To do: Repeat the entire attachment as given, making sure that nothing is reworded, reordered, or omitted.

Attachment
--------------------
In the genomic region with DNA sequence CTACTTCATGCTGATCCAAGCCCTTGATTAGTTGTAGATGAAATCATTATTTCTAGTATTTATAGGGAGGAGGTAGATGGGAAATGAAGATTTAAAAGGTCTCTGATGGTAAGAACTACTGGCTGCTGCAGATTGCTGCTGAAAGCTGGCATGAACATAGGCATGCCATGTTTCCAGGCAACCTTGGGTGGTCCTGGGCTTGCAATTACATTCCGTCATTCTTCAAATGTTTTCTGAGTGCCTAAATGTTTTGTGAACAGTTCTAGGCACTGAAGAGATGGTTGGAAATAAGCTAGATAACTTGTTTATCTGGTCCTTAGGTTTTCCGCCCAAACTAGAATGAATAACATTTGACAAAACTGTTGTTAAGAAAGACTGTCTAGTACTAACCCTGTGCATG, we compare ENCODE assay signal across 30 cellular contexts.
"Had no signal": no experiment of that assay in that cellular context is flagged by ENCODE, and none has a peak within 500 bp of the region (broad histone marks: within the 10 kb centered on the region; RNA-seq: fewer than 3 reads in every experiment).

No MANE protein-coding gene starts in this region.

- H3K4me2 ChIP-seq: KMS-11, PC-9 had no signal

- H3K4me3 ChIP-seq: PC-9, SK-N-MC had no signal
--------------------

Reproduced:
In the genomic region with DNA sequence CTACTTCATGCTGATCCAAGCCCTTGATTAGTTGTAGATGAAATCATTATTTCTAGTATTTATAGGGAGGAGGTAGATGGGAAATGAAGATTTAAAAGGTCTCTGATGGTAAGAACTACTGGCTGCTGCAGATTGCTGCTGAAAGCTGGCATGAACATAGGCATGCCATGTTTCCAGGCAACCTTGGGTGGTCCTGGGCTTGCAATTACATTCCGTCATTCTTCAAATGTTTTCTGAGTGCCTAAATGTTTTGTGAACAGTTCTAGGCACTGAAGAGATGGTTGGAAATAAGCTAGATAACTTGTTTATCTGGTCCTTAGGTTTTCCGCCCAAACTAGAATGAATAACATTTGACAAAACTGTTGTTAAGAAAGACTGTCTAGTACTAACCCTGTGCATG, we compare ENCODE assay signal across 30 cellular contexts.
"Had no signal": no experiment of that assay in that cellular context is flagged by ENCODE, and none has a peak within 500 bp of the region (broad histone marks: within the 10 kb centered on the region; RNA-seq: fewer than 3 reads in every experiment).

No MANE protein-coding gene starts in this region.

- H3K4me2 ChIP-seq: KMS-11, PC-9 had no signal

- H3K4me3 ChIP-seq: PC-9, SK-N-MC had no signal